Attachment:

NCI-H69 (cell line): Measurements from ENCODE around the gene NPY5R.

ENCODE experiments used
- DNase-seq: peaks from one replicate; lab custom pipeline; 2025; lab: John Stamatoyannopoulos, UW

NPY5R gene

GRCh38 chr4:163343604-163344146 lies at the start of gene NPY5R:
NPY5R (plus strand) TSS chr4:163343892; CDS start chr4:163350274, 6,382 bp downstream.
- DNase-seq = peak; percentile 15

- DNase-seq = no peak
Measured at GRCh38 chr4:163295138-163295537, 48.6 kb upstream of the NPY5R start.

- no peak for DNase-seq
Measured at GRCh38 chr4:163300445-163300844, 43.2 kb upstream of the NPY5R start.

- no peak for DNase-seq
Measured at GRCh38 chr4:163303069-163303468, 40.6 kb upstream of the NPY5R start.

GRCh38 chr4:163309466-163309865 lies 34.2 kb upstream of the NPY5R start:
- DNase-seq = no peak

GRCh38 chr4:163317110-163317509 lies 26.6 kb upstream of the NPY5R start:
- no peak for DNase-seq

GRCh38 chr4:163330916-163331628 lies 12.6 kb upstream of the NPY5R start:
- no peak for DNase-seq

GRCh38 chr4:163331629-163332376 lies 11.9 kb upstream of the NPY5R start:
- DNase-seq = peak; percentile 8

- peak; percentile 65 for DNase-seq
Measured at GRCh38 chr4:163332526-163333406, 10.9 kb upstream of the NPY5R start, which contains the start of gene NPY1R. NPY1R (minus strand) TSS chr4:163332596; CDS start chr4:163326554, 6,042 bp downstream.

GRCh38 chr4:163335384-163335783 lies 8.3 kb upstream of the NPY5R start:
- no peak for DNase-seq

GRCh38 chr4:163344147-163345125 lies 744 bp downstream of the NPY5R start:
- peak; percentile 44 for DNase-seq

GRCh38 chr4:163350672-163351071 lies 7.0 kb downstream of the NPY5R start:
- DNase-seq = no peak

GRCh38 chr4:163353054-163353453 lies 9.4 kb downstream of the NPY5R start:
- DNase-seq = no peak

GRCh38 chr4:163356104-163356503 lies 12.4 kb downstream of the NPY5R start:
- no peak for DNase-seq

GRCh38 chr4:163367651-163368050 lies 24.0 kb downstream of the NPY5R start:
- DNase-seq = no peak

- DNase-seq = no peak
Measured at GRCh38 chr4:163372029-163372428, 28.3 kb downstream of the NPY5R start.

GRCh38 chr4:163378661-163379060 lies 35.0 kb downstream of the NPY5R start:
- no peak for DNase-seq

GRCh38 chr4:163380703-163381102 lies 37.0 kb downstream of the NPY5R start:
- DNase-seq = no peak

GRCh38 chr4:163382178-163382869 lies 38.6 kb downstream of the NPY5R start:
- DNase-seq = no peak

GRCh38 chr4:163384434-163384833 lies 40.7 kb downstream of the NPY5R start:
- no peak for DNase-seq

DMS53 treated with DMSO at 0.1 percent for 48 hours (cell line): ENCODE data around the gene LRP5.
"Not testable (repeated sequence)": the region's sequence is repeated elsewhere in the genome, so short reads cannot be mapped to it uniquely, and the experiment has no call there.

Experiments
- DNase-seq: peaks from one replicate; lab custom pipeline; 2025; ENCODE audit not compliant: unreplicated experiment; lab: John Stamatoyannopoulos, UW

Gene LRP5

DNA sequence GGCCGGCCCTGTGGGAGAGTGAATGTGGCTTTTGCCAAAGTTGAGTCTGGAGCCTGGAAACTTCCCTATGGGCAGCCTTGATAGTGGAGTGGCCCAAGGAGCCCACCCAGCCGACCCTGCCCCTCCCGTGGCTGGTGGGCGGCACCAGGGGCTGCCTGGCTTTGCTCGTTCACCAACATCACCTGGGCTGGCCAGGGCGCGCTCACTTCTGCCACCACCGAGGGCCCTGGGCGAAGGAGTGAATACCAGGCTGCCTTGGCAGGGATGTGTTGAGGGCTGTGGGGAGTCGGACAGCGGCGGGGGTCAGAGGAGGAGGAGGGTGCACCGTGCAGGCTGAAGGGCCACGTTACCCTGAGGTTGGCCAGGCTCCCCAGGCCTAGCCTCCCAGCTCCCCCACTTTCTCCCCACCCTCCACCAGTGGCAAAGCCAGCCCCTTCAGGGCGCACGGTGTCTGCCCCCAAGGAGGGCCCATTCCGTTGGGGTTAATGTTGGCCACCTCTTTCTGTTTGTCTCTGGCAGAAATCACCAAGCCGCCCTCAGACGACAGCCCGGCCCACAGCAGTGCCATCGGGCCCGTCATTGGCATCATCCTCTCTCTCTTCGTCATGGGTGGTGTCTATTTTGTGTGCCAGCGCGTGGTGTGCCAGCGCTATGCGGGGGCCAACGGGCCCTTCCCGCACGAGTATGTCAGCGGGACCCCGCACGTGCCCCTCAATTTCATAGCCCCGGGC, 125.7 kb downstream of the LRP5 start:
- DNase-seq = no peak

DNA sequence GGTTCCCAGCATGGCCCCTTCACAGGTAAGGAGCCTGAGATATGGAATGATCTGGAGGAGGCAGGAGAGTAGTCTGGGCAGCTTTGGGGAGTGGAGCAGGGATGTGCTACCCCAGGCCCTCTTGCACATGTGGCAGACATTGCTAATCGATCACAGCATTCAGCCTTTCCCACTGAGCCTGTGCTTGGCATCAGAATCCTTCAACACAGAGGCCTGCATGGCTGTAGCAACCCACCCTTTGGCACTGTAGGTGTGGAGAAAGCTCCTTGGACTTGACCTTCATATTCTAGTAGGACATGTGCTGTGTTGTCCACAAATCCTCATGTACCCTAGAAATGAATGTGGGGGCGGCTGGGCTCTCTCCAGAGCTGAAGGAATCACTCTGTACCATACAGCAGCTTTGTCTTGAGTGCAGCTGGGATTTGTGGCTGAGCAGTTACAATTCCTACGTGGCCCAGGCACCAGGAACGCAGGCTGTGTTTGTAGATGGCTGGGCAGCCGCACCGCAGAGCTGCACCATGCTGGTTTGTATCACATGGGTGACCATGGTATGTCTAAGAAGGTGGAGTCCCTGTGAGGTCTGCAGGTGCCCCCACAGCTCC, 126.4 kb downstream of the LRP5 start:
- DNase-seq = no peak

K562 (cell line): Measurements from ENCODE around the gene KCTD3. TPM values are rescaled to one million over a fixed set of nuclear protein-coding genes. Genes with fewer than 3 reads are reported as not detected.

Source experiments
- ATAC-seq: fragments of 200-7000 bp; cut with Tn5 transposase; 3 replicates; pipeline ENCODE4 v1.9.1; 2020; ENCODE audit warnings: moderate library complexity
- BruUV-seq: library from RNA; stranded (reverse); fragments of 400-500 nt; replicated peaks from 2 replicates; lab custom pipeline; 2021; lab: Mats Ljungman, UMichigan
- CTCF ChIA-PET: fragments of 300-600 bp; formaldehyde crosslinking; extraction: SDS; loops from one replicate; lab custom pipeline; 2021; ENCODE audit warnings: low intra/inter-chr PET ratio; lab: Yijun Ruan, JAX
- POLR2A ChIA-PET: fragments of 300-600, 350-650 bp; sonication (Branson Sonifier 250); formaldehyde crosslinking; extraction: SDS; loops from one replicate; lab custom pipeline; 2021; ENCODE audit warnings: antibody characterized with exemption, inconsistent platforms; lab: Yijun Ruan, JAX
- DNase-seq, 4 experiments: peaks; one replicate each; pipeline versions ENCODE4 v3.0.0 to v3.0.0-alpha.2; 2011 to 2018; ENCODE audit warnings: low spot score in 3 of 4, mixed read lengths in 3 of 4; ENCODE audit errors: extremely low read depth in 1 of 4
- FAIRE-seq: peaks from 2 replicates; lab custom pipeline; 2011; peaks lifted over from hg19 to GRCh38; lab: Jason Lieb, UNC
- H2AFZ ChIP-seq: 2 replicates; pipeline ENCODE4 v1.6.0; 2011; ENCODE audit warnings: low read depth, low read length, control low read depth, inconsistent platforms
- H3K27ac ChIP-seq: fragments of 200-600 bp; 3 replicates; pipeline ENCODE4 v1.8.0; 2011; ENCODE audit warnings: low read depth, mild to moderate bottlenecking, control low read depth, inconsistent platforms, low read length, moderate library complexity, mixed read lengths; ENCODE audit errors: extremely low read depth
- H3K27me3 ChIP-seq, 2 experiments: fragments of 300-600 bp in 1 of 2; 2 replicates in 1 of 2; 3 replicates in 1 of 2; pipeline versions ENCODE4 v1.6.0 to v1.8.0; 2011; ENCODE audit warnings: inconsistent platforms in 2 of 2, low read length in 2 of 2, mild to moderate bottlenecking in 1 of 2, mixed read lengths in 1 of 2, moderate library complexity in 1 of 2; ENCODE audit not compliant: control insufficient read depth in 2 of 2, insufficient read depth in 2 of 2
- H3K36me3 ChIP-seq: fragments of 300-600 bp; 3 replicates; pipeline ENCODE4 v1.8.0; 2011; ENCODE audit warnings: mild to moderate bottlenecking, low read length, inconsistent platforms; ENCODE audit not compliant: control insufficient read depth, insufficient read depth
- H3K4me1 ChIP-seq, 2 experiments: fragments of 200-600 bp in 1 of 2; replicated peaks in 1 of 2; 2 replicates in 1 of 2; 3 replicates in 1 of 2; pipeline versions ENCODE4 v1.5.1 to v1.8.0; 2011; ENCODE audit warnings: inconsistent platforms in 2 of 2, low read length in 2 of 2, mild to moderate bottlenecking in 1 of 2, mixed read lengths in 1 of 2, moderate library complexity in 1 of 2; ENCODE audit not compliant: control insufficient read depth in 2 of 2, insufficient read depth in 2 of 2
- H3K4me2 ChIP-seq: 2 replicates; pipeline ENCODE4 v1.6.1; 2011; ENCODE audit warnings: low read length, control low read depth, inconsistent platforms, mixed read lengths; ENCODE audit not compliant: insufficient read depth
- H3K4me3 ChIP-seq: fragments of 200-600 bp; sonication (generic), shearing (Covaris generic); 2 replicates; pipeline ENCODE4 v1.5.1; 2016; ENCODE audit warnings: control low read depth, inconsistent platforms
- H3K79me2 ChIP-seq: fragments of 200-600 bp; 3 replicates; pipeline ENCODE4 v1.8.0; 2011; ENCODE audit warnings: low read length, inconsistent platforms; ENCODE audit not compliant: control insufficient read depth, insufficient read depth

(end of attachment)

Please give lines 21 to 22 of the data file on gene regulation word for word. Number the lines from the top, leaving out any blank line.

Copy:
- DNase-seq = peak; percentile 8

- peak; percentile 65 for DNase-seq